As noted with the First Trip, "it’s a solid set of unknown hits you can’t believe failed to connect back in their heyday due to various unfortunate circumstances, but now Brown Acid gives these long-lost gems their well deserved moment to shine."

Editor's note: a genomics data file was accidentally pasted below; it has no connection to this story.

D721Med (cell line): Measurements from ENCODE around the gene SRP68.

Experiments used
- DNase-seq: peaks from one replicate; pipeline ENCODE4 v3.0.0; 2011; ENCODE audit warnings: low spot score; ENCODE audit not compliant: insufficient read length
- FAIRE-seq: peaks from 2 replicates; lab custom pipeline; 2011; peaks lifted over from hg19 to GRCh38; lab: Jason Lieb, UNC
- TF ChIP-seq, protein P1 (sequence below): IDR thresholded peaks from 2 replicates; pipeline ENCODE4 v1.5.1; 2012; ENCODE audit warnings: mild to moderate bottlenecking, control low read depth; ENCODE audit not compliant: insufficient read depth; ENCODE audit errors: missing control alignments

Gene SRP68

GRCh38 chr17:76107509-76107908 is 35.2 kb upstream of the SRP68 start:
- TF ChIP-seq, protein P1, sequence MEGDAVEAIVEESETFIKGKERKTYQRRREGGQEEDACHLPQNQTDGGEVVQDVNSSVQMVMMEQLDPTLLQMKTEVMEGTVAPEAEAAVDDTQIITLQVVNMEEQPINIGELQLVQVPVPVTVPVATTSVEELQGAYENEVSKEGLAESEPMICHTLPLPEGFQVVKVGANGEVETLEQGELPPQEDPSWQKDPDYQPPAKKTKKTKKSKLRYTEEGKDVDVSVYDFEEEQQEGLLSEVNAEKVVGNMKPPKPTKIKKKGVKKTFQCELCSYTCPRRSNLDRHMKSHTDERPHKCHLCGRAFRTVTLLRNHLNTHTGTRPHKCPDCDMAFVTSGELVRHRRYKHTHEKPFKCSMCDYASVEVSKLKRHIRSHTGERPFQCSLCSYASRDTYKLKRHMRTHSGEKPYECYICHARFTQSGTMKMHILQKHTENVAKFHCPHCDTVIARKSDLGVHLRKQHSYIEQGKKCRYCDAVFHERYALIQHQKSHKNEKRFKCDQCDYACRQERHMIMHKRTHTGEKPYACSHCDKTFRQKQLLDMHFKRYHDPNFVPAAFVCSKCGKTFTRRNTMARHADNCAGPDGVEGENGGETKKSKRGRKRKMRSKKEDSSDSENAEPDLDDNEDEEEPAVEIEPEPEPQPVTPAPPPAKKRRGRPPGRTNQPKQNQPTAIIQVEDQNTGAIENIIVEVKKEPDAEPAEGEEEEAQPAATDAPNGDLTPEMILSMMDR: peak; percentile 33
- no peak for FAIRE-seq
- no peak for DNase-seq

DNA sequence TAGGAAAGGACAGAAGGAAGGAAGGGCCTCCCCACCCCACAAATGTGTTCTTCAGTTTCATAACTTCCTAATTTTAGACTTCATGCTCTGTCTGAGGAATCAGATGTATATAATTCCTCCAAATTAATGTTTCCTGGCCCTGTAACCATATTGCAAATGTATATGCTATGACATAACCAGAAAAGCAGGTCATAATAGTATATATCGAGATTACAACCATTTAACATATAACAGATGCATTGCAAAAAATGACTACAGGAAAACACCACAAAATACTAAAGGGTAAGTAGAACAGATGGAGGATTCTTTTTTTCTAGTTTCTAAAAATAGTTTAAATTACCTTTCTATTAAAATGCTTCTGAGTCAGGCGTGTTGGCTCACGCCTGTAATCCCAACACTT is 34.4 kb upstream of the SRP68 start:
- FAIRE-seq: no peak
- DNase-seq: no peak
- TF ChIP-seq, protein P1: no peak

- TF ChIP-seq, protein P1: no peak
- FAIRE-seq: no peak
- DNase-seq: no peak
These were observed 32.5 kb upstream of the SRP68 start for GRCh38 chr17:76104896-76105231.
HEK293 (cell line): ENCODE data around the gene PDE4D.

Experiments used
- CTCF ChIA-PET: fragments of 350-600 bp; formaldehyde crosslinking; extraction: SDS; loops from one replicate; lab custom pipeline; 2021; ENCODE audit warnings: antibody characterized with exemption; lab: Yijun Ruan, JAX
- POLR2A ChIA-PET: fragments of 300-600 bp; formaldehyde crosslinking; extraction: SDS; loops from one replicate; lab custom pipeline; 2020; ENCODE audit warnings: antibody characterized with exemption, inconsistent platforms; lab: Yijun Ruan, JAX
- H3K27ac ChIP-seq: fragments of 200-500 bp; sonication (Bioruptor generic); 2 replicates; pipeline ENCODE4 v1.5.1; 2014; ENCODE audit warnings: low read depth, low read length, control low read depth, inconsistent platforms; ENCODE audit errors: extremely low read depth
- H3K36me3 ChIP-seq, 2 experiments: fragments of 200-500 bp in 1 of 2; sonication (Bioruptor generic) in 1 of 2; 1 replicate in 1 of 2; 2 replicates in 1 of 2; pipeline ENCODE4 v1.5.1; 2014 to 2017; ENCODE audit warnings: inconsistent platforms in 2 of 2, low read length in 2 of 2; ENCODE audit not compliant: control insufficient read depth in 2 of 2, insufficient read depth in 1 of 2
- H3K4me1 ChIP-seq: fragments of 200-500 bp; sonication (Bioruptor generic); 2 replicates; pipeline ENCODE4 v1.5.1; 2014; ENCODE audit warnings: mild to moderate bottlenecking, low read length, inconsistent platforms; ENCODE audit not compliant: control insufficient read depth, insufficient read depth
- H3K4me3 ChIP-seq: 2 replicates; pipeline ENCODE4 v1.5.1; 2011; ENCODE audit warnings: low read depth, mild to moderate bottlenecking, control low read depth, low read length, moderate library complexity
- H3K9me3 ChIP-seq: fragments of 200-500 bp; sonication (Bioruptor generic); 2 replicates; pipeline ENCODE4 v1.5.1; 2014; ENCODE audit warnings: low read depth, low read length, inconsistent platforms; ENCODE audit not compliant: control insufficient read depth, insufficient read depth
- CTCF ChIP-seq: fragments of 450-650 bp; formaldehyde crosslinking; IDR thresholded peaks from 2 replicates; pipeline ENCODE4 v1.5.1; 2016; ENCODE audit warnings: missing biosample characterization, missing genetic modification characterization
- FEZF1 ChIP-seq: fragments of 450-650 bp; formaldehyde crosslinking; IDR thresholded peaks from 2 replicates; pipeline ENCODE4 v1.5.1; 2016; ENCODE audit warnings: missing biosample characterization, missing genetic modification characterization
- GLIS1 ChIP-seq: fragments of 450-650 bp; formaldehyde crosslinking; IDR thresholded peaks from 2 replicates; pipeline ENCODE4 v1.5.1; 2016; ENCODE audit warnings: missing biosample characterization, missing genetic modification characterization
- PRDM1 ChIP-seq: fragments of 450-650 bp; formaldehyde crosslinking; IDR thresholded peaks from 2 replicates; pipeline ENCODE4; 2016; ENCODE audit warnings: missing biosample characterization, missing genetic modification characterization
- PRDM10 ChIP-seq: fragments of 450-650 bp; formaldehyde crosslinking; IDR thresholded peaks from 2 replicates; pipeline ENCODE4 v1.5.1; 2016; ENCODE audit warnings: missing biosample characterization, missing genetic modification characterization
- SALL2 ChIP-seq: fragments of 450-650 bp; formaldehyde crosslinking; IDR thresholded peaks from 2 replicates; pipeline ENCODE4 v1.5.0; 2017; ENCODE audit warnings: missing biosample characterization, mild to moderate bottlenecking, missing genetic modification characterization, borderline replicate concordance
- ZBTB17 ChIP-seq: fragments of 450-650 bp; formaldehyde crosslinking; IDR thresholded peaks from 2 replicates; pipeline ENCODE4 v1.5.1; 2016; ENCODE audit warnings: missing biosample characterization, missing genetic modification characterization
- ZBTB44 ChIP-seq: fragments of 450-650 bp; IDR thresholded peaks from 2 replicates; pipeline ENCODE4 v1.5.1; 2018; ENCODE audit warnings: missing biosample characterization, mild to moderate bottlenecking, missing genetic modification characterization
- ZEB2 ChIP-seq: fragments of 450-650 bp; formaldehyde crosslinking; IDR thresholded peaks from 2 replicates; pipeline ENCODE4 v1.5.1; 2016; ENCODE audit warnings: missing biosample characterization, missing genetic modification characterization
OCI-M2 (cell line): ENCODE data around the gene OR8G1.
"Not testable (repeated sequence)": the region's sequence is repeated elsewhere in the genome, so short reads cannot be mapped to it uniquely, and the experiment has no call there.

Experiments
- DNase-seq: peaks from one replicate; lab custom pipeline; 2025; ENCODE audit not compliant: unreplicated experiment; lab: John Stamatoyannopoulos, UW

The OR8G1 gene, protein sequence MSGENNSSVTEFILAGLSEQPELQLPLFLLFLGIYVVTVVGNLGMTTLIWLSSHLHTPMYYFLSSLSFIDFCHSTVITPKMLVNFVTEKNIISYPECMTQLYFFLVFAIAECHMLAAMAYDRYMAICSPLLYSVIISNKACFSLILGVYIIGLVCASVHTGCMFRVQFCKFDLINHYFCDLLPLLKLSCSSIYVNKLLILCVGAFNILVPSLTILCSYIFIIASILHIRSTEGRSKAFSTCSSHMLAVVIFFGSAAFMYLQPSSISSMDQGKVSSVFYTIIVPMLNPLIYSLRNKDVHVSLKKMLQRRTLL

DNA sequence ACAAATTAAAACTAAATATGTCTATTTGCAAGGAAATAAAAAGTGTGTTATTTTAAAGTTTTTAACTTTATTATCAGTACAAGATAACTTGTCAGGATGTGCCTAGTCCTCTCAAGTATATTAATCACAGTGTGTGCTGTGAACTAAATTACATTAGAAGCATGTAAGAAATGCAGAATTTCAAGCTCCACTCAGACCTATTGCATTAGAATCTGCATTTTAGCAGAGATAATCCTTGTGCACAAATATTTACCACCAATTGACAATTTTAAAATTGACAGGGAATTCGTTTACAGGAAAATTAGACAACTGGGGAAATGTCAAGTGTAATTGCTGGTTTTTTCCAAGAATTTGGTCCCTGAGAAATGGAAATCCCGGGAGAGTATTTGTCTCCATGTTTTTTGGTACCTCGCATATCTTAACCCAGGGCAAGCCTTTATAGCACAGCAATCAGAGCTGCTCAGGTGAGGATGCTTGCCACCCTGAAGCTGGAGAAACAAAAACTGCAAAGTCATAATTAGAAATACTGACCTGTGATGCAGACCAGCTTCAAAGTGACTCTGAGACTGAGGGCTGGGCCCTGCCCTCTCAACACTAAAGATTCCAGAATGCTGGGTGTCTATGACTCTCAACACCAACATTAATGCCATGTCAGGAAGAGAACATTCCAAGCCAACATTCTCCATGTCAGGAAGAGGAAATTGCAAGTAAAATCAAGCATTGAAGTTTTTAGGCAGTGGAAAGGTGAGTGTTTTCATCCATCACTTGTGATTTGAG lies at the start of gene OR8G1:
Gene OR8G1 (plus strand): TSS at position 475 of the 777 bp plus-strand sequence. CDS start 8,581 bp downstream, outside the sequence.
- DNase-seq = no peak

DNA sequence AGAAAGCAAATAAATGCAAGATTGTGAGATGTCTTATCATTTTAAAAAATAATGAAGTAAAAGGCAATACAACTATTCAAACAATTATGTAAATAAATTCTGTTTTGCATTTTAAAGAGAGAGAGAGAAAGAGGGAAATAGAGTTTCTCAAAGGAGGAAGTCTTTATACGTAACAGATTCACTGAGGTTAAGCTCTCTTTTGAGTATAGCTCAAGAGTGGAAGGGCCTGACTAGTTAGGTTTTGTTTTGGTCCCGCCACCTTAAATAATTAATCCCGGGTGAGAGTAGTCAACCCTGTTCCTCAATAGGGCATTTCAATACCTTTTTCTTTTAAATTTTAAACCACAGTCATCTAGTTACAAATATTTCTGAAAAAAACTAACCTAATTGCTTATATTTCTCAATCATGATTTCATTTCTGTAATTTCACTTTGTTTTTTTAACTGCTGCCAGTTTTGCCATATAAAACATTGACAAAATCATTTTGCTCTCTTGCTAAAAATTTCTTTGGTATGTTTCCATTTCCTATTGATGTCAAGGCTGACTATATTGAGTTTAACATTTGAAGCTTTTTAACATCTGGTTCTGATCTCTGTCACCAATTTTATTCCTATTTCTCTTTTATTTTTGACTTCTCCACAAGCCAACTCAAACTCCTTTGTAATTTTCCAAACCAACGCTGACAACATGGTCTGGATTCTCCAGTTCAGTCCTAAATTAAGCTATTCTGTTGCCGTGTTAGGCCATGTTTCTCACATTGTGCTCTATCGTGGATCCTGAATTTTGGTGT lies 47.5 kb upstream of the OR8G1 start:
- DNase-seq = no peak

We're back! And the hits just keep coming. For the fifth lysergic journey, we've assembled 10 heavy slabs of obscure rock the likes of which have never been seen before... not in this form anyhow. And as usual, the tracks from these impossibly rare records have all been fully cleared through the artists themselves. We've gone to great lengths to get the best possible master sources, the worst case scenario being an original 45. 'Cuz it ain't worth doing unless you do it right. The legendary Captain Foam kicks off this Trip like an anvil to your skull with a rollicking stomper sounding like The Who with Matt Pike's thunderous guitar tone. "No Reason" is a track we've been wanting to share with you boneheads since the start. Captain Foam (aka Richard Bertram) wasn't easy to find, but lo and behold, our super sleuths located him and got his blessing to include the A-side of his sole single here for you. Good luck finding an original copy of the record. It's rarer than raw beef. That's just the tip of the iceberg. The other nine tracks continue the onslaught in typical Brown Acid form. You may be familiar with George Brigman's psychedelic punk masterpiece "Jungle Rot", but you don't know Split until you've heard the charmingly disjointed bedroom-fi production of "Blowin' Smoke". Finch sounds way out of time (1968) and place (Milwaukee) on the grungeadelic anthem "Nothing In The Sun". Cybernaut's heavy prog - giving their Canadian cohorts Rush a run for their money - and Flasher's "Icky Bicky" boogie prove beyond a shadow of a doubt that our neighbors to the north can rock with the best of 'em. Meanwhile, Fargo's hallucinogenic BBQ sauce soaked "Abaddon" and Mammoth's fittingly beefy eponymous riff-monger continue the long line of heavies from the Lone Star State. Ohio based screamers Lance features members of Inside Experience, whom you might recall from the Third Trip. Zebra's gritty rendition of "Helter Skelter" is most likely the way Charles Manson heard the song in his head. And finally, the mysterious and previously unheard Thor appears here exclusively and for the first time ever with their unknown 45 track "Lick It". Many thanks to our pal Mike Vegh for turning us on to this one.